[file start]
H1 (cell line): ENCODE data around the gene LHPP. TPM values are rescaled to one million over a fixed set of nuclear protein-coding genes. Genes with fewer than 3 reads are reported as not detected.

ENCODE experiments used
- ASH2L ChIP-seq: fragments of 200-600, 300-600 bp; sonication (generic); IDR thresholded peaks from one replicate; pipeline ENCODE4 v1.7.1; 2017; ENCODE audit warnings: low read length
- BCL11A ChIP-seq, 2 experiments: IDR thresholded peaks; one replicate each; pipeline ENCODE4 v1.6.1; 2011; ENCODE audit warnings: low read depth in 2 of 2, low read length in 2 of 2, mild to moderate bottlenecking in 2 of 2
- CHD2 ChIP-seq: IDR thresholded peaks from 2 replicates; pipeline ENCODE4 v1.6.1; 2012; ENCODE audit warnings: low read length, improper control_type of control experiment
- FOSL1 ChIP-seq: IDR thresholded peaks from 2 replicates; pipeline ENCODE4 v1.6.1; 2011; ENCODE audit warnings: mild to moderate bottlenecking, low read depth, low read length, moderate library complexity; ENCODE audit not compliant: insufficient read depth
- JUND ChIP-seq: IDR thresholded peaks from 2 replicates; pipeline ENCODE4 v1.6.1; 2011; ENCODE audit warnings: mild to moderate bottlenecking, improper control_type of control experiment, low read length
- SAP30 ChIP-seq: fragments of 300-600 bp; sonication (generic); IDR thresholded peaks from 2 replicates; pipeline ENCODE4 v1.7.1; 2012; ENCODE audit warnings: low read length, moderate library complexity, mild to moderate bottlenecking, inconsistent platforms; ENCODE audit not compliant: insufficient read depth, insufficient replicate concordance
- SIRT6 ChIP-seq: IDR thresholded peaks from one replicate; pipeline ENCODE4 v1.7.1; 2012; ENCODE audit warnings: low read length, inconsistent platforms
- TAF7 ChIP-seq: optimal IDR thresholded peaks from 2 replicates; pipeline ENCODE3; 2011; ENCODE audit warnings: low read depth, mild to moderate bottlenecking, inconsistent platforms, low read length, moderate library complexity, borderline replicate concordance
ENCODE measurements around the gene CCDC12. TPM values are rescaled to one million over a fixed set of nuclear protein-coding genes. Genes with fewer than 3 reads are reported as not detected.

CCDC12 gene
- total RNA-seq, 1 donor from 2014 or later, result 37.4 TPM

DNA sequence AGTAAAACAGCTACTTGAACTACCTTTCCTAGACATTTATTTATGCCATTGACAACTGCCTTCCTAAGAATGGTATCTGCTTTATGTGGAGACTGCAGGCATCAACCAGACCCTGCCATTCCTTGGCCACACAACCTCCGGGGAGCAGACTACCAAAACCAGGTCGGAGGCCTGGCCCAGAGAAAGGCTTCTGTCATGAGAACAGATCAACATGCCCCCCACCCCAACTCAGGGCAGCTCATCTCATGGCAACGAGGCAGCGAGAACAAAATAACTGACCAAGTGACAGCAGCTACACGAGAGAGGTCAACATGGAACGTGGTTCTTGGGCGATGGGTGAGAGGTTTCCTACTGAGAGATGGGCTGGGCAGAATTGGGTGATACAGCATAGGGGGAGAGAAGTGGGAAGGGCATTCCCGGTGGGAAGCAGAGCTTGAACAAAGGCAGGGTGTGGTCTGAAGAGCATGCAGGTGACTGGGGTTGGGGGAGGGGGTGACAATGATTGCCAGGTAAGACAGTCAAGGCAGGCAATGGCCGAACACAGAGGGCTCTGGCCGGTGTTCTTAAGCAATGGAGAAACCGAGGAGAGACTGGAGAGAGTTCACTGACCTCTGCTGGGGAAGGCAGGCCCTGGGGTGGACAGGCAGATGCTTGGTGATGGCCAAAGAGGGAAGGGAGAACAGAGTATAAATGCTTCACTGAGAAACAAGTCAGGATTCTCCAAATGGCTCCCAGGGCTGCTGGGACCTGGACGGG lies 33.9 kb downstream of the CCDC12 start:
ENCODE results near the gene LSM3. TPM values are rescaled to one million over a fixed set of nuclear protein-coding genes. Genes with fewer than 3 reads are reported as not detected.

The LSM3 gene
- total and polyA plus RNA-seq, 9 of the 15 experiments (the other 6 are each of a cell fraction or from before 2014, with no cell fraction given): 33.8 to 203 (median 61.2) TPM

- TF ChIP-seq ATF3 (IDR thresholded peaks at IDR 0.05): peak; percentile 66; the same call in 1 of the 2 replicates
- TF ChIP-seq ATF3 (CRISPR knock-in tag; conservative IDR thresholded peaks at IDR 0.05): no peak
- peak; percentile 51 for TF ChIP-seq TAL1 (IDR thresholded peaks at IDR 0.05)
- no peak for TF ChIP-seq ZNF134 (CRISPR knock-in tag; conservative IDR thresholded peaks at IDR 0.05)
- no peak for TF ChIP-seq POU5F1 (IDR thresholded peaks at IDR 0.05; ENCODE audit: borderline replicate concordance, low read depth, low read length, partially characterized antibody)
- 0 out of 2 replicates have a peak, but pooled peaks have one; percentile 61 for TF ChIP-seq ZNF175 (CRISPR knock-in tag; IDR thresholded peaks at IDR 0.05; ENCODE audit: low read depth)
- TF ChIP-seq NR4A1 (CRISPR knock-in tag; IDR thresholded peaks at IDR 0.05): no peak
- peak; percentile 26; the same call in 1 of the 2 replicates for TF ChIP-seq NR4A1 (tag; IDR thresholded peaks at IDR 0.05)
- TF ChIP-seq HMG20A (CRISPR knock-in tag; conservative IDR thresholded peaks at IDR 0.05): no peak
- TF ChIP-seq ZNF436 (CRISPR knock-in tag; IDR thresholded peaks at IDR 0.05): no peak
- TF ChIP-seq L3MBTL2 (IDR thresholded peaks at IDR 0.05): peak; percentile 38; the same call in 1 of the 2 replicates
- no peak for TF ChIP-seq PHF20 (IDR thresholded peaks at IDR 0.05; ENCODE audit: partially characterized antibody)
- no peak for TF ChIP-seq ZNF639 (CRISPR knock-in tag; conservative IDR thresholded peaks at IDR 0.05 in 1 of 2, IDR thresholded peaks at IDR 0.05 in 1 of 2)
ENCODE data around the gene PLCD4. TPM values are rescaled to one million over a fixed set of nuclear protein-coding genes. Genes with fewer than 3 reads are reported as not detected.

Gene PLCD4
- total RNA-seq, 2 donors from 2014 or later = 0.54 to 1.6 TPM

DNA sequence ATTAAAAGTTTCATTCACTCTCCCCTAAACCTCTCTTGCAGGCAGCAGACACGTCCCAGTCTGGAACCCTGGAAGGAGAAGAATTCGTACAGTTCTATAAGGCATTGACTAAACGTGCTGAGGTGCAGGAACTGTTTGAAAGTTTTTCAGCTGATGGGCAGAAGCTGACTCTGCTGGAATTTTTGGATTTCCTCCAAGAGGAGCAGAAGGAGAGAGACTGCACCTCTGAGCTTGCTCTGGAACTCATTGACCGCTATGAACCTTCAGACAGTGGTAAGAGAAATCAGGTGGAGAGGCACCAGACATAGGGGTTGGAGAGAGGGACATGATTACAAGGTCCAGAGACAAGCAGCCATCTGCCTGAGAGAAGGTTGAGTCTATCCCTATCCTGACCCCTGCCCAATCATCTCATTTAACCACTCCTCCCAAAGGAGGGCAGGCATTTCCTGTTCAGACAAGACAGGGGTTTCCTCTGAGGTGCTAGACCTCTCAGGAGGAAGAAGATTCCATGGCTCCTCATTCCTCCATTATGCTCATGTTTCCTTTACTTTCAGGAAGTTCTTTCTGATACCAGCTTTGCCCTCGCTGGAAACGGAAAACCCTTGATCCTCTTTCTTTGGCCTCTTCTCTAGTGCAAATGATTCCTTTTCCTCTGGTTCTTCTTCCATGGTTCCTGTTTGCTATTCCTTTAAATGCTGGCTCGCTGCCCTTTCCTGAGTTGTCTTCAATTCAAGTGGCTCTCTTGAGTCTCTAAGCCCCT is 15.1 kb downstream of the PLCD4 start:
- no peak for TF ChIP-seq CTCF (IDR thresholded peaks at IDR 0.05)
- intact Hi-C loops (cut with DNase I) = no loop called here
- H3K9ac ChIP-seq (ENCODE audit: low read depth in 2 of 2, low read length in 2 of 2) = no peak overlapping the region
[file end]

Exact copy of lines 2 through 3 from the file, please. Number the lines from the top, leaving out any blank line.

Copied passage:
ENCODE experiments used
- ASH2L ChIP-seq: fragments of 200-600, 300-600 bp; sonication (generic); IDR thresholded peaks from one replicate; pipeline ENCODE4 v1.7.1; 2017; ENCODE audit warnings: low read length